Right now you are pretty young for our culture to be tying yourself permanently down into a semi-rocky-ish situation. I wouldn't recommend committing to that just yet. Even if you don't travel right this second, are you that sure you're ready for Young Wife And Mother status immediately? Passing up anything else? Committing to Jake's drama? I mean, he might be a great dude, but that's a fair amount of baggage that it's reasonable to think about before you go all in this young.
posted by jenfullmoon at 11:41 PM on July 11, 2014

Best answer: I see MeFi's Lagomorpha have addressed the age issue above in a through way, and I came here to agree with treehorn+bunny and rabbitrabbit, et al. You're not a hot mess, but truthfully, wouldn't it be better to be in a more secure place, both financially and emotionally?

The major swing from the ex being an evil drama queen to being your BFF in that short of a time frame scares me a bit. When you throw in how depressed you were, how you felt you were deep in debt, and how you weren't sure of Jake's commitment (gotta ring, yet?) and now you mention you have BPD, well, the whole situation is just a bit too tenuous. Me, personally, I would want more stability all around--financial backup, emotional commitment with Jake, better job prospect's on his horizon, assurances there will be no sudden turn-around with the ex, solid housing, etc.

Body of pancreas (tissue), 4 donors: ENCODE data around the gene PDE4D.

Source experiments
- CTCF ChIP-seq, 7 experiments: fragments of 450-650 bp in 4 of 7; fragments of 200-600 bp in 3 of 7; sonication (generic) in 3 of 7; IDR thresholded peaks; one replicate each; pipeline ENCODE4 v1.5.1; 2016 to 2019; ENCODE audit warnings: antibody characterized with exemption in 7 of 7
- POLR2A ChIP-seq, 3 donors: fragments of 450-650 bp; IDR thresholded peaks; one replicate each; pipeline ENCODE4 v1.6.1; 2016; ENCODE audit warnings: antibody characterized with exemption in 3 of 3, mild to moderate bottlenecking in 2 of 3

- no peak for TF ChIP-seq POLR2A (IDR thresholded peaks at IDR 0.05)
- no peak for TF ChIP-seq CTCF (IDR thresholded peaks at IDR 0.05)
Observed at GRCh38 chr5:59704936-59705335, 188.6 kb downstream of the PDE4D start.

If you read this and it sounds boring or stifling, then I'd suggest you cut strings and go out and take advantage of the opportunities you have to travel and see the world as you build up your career. If you and Jake are really committed to each other, you can have a long distance relationship for a year or two, while you both work on your goals. Finn won't suffer--you can call and write him and he has his parents to take care of him now. They should be good to parent without you running interference now, right? It's quite nice that you're friends with Kaitlyn, but again, good friendships can survive the test of time (and distance.)

I think this calls for a road trip.

You need to take a weekend to yourself and go somewhere you've always wanted to explore. Doesn't have to be an expensive thing, but take the bus or a car and go to an inexpensive B&B on the coast, or go hiking/ camping. Do something fun by yourself, something you've wanted to do, but haven't had or made time to do since you've been caught up in being the Insta-Family with the others.

Take some deep breaths and back away a bit.
posted by BlueHorse at 12:38 AM on July 12, 2014 [4 favorites]

If you think you are doing ok - then ofcourse that IS most important of all. I've lived in some workable unconventional scenarios. That said as a random stranger I do feel very wary of Kaitlin and have been a tad prone to being somewhat 'dazzled' (?) by relationships before.. only to get a big kick in the guts when I least expected it. Keep meeting people outside of this scenario maybe?.. Friends 'just for you' could help ease the intensity of all this???
posted by tanktop at 1:00 AM on July 12, 2014 [1 favorite]

I was so touched when she said she would help me through the pregnancy and she would love to raise kids with me. That idea just seems so lovely to me, kind of like having a sister.